If the United States had avoided starting so many wars and had a military budget equal to China (ranked #2 in the world), it would have saved about $32-Trillion since World War II. There would be no national debt and the U.S. might even have its own bullet trains speeding from coast to coast.

Lloyd Lofthouse is the award-winning author of My Splendid Concubine, Crazy is Normal, Running with the Enemy, and The Redemption of Don Juan Casanova.

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The Supreme Art of War is to subdue the Enemy without Fighting

July 11, 2017

Teddy Roosevelt said, “Speak softly and carry a big stick.” Compare what this American President said to China’s Sun Tzu, who wrote the Art of War (recommended reading at West Point) more than 500-years before the birth of Jesus Christ. Sun Tzu said, “The supreme art of war is to subdue the enemy without fighting.”

I’m not sure that America speaks all that softly and that stick has been around the world several times in too many countries and using that stick as a huge club has been costly.  I did a bit of internet sleuthing and the military budgets approved by the Congress from 1946 to 2009 cost the American tax-payer about 23-Trillion dollars, and that’s not counting the years from 2009 – 2017. These figures also do not include the cost of wars since World War II.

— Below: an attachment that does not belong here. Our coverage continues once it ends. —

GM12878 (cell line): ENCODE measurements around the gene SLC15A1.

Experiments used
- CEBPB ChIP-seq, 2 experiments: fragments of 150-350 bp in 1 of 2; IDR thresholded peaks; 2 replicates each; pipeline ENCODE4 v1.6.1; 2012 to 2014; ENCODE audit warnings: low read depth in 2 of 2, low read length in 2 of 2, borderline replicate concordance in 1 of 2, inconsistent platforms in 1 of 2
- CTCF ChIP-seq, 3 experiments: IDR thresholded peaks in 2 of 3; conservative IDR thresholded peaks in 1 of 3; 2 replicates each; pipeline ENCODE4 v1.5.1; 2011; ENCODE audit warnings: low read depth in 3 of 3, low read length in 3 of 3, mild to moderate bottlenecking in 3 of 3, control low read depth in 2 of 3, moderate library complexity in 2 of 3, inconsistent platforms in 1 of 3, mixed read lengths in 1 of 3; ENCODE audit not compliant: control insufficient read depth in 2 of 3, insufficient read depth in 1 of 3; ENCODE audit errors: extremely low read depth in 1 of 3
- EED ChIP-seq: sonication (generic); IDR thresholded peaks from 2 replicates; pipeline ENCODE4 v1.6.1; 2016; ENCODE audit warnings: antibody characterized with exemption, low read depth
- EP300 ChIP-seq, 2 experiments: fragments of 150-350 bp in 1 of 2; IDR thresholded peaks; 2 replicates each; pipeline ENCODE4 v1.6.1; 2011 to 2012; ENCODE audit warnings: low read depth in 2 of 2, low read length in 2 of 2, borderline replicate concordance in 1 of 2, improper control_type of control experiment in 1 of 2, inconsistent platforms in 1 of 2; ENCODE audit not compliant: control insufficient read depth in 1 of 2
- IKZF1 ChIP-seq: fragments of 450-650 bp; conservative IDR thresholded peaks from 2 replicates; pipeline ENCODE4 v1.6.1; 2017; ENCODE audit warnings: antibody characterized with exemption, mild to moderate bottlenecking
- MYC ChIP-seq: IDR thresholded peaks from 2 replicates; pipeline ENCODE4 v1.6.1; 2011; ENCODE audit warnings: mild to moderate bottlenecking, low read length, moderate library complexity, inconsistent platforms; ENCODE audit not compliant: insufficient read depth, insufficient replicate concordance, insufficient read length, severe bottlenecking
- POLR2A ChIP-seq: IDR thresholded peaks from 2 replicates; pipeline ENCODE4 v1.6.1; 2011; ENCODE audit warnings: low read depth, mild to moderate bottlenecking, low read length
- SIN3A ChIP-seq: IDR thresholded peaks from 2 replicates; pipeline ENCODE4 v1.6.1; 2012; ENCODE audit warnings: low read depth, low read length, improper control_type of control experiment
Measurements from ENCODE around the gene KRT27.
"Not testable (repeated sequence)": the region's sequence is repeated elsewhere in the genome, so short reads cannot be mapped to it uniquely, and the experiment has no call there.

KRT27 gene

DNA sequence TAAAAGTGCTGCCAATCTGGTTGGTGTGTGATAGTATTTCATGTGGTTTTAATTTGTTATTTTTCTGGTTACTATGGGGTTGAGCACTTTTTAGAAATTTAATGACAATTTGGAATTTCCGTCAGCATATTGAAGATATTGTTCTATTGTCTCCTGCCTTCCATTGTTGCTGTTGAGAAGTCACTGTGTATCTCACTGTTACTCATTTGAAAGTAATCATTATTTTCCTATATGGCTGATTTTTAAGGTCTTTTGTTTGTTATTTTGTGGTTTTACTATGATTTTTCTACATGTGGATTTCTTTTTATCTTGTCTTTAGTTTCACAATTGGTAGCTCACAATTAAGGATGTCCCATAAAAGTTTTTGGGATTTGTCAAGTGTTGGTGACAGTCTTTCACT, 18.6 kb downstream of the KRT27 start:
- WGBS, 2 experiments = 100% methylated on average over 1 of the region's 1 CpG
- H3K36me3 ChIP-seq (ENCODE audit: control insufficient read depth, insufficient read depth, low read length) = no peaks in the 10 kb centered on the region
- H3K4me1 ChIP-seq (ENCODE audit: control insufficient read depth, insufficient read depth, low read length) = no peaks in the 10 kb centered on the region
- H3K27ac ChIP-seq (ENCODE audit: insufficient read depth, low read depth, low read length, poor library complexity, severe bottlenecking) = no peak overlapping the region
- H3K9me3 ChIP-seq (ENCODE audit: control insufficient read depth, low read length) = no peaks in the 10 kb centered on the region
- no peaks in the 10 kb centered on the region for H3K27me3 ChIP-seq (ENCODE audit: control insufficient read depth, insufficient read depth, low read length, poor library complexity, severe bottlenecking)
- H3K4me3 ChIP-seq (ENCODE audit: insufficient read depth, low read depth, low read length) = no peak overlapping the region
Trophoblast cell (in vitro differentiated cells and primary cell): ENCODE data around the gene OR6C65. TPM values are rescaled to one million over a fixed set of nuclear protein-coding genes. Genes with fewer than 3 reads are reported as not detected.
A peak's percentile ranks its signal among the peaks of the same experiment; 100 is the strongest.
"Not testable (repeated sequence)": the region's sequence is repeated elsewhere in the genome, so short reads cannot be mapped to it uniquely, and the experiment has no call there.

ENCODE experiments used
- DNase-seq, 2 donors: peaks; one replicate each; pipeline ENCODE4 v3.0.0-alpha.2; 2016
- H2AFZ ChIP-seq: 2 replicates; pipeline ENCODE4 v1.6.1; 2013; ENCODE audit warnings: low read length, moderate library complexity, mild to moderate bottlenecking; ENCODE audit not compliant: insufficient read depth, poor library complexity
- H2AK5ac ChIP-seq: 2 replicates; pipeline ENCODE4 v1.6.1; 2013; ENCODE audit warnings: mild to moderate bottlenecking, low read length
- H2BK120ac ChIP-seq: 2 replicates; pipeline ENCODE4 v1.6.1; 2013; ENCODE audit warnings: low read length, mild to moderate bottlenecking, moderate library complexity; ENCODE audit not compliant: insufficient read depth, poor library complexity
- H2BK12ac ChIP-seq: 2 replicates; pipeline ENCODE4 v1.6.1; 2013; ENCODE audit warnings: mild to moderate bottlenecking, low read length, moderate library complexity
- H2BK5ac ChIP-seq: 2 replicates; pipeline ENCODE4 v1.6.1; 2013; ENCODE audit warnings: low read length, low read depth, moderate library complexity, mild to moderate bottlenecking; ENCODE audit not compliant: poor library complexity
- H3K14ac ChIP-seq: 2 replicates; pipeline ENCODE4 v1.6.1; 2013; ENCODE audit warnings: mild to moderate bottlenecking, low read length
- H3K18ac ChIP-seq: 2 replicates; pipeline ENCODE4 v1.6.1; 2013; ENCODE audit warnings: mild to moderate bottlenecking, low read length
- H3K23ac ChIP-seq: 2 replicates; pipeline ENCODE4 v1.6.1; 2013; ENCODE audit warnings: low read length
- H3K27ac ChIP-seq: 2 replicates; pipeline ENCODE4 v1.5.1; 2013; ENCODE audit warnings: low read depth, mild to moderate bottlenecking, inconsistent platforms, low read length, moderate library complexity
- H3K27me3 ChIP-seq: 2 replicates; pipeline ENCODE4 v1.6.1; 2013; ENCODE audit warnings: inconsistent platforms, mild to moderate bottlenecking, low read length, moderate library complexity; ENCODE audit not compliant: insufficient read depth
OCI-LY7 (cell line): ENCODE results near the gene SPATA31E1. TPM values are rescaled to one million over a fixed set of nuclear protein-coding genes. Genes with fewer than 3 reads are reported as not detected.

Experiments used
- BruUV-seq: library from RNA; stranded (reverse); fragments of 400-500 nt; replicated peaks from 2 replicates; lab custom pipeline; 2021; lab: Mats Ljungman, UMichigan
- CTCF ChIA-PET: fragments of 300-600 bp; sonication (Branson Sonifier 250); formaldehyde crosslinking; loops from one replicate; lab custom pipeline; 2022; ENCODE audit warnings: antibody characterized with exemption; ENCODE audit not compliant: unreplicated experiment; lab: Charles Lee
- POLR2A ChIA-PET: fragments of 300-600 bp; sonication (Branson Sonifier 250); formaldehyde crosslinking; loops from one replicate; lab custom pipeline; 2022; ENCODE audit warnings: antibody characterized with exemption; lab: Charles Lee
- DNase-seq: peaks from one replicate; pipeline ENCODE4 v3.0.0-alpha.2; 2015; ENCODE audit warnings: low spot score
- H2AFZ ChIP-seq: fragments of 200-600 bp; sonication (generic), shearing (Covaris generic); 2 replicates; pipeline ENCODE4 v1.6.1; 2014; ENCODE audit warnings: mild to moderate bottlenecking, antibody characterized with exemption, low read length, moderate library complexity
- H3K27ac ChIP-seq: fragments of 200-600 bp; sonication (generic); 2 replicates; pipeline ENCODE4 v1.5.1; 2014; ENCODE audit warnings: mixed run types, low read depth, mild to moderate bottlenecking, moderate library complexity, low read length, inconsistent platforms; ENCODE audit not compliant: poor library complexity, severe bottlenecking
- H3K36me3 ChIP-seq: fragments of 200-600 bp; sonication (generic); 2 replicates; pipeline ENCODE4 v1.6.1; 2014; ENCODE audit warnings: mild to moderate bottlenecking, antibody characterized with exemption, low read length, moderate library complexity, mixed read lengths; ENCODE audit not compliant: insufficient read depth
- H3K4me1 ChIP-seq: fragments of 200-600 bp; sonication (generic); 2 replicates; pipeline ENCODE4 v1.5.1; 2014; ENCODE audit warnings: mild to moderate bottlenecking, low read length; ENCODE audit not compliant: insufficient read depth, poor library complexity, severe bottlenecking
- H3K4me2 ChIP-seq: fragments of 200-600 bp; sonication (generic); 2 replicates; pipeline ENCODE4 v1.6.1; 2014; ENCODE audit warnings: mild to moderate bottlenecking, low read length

In today’s dollars:

  • the Korean War cost the U.S. taxpayer more than $340 billion
  • the Vietnam War cost $740 Billion
  • By 2013, the cost of war in Iraq had cost more than $2 Trillion, and that was four years ago
  • And, also in 2013, Afghanistan has cost between $4 – $6 Trillion